March 1 free weekly handicapping contest
Featured track: Oaklawn; 1st post 1:30 pm CT
We're going even greener for St. Paddy's Day
St. Patrick's Day is Sunday, March 17, and Kentucky Downs is the place to celebrate. Players Club members can start early by earning 75 same-day points on March 13 or 14th to get one of our free Feelin' Lucky Kentucky Downs t-shirts, while supplies last. Wear your t-shirt on St. Paddy's Day and receive an entry into our Jackpot O' Gold for a share of $10,000 between 4 p.m. and 10 p.m. CT. Green beer will be on tap, and Lucky 7s will serve corned beef and cabbage.
Proforma has G3 Turf Sprint repeat on dance card
(Joe Bravo showed his appreciation for Proforma's narrow victory over favored White Flag in last year's $500,000, Grade 3 Kentucky Downs Turf Sprint. Grace Clark/Reed Palmer Photography photos at left and below)

DARRS Inc.'s Proforma, winner of last year's $500,000, Grade 3 Kentucky Downs Turf Sprint, has resumed training at the Fair Grounds after a freshening following a second-place finish in a tough edition of the track's $75,000 Thanksgiving Day Handicap on dirt won by Wynn Time.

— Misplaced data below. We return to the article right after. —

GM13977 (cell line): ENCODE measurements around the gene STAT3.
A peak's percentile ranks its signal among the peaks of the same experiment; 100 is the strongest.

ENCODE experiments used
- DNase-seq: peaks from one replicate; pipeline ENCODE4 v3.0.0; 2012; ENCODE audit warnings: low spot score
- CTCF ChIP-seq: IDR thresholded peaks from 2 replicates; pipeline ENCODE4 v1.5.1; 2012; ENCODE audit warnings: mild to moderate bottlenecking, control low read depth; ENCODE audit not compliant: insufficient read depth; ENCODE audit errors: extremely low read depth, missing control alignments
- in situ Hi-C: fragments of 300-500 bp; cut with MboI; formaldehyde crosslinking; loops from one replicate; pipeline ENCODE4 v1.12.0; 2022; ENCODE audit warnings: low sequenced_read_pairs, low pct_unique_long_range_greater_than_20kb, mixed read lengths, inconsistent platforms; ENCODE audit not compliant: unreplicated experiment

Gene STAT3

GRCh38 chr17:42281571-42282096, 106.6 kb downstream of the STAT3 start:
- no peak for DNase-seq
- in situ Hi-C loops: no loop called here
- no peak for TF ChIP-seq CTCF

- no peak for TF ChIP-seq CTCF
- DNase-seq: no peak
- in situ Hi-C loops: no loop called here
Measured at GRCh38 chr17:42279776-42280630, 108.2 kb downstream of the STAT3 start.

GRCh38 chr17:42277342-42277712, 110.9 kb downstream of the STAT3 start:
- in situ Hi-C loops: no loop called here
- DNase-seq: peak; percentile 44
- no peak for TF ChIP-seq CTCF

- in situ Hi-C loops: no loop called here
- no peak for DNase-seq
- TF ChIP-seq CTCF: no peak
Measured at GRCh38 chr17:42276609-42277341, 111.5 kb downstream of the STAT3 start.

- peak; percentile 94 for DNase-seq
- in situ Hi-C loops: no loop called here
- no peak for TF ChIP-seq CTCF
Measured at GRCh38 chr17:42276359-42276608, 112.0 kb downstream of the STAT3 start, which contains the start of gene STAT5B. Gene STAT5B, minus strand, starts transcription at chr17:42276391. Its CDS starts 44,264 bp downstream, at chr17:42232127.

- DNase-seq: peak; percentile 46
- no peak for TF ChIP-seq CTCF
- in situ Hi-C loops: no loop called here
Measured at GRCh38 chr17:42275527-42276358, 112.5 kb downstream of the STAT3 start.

On Feb. 17, the 5-year-old Proforma had his first timed workout since before his last start on Nov. 22, covering three-eighths of a mile in 36 1/5 seconds.

"We gave him like a six-week breather, sent him out to the farm, took him out of training to freshen him up for hopefully a strong spring and summer campaign," said trainer Mike Stidham. "Proforma is one of those horses that you wish you had a whole barnful just like him. He's a true professional, goes out there, lays his body down, tries hard every time - dirt, turf, whatever distance. He's just a real racehorse."

Proforma has won sprint stakes on turf and dirt (Fair Grounds' Sugar Bowl and Monmouth's Jersey Shore) and only been worse than fourth once in a 12-race career. After earning his first graded-stakes victory in the Kentucky Downs Turf Sprint, Proforma was fourth against some of the grass sprint division's best in the Belmont Turf Sprint won by Disco Partner.

Stidham said the flashy-looking gelding definitely will be pointed toward a defense of Kentucky Downs victory. (Video: Stidham, Bravo and DARRs racing manager James Bredin after 2018 victory)

"I tell you what, as long as he's healthy, we're going to be there," he said. "We're looking forward to it."